Brentwood deals with a hefty deficit
An increase in the property-tax rate to the state limit, plus an added exception granted by the state Department of Education, still would leave a deficit of about $2 million the 2013-14 Brentwood Borough School District budget.
School officials likely will tap into the district's estimated $5.1 million reserve to eliminate the majority of the deficit, business manager Jennifer Pesanka said.
Board members in an 8-0 vote on Monday approved the proposed budget, with revenues of $18.8 million and expenditures of $20.7 million. The budget does not include any staffing cuts. The only increases in the budget are for salaries and Public School Employees' Retirement System, or PSERS, contributions, Pesanka said.
Board President Robert Kircher was absent.
“We kept it very lean,” Pesanka said. “We went line by line to determine if and where cuts could be made.”
District officials will continue their review of the numbers to determine if any additional trimming can be done until the final passage of the budget next month, Pesanka said.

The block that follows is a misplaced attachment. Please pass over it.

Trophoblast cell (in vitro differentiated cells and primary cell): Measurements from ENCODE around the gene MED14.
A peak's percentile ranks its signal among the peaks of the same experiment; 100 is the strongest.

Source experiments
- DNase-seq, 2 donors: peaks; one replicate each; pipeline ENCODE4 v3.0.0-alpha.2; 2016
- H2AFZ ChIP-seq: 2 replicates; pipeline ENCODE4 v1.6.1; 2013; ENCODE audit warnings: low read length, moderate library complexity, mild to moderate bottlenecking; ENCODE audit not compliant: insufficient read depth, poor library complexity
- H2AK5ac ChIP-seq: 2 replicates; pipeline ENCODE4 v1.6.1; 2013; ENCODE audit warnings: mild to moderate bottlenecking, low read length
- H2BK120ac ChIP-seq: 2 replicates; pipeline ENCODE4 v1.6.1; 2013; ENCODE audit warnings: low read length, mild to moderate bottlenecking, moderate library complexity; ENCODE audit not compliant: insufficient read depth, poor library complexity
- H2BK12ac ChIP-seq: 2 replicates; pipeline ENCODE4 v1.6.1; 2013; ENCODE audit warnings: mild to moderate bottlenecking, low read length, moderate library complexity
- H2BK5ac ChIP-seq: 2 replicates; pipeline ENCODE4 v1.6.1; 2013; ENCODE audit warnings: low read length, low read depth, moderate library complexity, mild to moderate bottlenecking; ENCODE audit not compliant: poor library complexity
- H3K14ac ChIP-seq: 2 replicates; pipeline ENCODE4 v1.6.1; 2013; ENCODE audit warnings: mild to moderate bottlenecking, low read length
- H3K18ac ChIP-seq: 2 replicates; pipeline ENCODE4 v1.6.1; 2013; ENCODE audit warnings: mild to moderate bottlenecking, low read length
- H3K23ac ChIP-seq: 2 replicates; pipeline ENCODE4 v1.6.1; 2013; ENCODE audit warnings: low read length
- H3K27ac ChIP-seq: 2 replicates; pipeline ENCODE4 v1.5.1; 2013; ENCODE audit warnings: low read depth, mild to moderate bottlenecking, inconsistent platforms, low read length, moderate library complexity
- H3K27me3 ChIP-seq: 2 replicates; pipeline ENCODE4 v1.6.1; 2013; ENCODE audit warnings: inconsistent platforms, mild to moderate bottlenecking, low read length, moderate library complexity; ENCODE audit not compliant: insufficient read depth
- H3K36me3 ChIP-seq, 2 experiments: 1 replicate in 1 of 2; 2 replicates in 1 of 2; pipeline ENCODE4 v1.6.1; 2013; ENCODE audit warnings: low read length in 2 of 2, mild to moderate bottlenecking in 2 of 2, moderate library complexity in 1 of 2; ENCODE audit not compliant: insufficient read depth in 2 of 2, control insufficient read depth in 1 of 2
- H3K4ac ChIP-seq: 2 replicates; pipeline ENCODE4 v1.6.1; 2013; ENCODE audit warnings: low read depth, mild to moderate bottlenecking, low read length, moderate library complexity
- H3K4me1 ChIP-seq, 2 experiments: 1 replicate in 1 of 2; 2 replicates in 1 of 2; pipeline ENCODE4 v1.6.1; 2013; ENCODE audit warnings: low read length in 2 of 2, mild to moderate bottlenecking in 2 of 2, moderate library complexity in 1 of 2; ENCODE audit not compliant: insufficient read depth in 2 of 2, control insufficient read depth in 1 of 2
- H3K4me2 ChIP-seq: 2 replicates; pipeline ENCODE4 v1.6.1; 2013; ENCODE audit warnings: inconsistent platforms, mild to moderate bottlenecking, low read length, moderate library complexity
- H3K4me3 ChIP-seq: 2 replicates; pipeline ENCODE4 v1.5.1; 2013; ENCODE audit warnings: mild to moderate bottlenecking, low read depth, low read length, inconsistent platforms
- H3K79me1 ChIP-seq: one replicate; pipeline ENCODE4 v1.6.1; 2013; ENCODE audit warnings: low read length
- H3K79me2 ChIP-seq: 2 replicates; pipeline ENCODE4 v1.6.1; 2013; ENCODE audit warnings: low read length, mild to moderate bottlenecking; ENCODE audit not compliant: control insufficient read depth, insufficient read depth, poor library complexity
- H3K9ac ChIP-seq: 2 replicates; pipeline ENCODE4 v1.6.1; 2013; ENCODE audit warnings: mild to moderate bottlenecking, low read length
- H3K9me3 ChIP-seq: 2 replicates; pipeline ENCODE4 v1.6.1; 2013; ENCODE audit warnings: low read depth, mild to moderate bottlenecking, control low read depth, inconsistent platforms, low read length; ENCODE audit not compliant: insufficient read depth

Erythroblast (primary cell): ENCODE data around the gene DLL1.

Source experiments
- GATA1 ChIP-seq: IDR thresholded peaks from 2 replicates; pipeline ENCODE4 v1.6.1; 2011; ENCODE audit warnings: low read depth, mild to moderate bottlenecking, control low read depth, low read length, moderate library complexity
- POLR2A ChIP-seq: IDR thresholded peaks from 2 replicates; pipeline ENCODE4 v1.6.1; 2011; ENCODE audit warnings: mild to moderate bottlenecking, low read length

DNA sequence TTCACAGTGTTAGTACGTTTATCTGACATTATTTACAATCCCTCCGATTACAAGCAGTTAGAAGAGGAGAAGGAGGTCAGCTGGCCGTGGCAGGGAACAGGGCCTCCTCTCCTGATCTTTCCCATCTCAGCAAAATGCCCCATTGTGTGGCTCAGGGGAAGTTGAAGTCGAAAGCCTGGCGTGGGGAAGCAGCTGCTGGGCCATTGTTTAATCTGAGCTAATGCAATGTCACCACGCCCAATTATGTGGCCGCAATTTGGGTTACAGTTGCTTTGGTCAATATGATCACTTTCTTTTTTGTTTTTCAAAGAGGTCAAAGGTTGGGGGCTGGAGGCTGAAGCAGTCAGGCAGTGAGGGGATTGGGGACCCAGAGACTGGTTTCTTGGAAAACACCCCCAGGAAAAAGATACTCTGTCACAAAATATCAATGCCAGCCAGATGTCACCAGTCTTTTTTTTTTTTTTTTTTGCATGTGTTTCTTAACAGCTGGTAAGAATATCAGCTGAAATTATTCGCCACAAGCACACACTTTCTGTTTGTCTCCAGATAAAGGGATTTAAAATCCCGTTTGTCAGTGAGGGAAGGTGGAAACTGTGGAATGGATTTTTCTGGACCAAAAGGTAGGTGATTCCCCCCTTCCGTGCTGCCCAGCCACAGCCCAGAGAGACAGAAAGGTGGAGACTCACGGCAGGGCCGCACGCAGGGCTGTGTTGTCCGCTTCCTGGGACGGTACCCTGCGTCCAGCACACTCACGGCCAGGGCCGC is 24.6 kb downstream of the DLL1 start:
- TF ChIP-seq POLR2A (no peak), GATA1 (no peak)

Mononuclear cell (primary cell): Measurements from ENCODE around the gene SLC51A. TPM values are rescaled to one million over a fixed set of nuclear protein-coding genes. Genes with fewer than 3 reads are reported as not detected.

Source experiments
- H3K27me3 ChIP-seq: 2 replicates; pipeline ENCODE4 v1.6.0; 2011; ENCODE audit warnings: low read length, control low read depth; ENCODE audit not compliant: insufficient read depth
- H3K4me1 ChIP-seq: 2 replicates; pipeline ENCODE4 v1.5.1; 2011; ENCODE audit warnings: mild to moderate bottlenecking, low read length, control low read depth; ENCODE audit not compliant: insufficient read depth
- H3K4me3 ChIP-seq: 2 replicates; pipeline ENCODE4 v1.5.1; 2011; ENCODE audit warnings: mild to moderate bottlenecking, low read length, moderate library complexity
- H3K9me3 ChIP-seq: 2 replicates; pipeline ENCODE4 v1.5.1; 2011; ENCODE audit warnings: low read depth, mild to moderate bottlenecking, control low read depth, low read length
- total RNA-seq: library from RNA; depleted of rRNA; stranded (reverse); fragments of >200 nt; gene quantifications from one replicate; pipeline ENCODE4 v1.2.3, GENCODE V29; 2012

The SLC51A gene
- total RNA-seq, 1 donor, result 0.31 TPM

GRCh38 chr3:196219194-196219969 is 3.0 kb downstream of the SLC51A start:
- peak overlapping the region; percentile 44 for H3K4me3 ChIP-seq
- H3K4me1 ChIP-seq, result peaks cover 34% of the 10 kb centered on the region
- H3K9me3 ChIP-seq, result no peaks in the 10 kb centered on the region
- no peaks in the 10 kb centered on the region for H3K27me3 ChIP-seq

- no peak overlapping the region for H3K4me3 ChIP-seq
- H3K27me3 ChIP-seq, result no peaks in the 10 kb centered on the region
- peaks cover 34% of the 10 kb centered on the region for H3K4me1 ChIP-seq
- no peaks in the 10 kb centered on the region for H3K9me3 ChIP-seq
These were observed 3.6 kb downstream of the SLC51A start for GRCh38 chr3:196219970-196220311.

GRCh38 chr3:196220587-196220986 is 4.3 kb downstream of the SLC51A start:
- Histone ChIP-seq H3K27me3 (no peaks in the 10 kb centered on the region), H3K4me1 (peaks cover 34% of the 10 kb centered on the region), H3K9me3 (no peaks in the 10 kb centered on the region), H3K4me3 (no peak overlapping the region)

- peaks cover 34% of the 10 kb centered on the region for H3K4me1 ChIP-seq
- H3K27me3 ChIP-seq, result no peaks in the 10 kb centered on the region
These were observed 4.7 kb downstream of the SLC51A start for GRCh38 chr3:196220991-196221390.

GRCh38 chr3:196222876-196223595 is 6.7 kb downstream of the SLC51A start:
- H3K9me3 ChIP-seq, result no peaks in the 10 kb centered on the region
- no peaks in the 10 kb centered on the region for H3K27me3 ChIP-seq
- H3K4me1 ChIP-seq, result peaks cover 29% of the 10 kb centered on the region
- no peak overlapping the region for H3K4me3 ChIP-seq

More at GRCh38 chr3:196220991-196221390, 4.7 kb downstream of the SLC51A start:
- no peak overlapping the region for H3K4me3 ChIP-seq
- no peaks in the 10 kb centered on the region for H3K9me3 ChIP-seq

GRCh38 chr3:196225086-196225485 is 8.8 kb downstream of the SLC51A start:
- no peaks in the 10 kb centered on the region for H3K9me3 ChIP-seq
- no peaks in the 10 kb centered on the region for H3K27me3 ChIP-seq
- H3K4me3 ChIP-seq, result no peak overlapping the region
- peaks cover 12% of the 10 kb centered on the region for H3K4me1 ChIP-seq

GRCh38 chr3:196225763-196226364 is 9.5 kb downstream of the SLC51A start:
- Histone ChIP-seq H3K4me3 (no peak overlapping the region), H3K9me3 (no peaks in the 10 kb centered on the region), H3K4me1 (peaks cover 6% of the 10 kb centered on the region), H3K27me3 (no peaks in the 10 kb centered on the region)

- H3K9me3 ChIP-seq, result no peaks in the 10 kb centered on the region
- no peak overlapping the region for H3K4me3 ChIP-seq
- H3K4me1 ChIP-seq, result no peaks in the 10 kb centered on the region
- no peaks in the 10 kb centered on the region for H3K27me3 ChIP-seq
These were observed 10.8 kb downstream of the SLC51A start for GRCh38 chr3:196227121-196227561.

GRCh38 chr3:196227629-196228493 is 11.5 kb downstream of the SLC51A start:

The budget proposal includes a decrease in the property-tax tax rate from 2012-13 — going from 28.27 to 24.7443 mills. This is to make up for the increase in property values in Brentwood resulting from the countywide court-ordered reassessments.
A tax rate of 24.7443 mills would result in a $2,474 tax bill for a resident with a home assessed at $100,000.
A “revenue-neutral” millage, or rate that would have the district collecting the same amount in property taxes as in 2012-13, in Brentwood would range from 23.7523 to 23.8025, depending on how outstanding assessment appeals are settled.
Increasing real estate taxes to the state allowed index rate of 2.2 percent for Brentwood schools would bump the millage rate to 24.3737, Pesanka said.
The district was granted an “exception” to raise the millage above the state index by 0.3706 of a mill, or receiving no more than $141,164, to help offset PSERS contribution increases. Those are set to jump from 12.36 percent of salaries budgeted in Brentwood in 2012-13 to 16.93 percent in 2013-14, Pesanka said.
Board members still have a choice when approving the final budget: They can pass a revenue-neutral millage rate — holding the line on taxes — or increase the tax rate to the index and take the exception.
Stephanie Hacke is a staff writer for Trib Total Media. She can be reached at 412-388-5818 or email@example.com.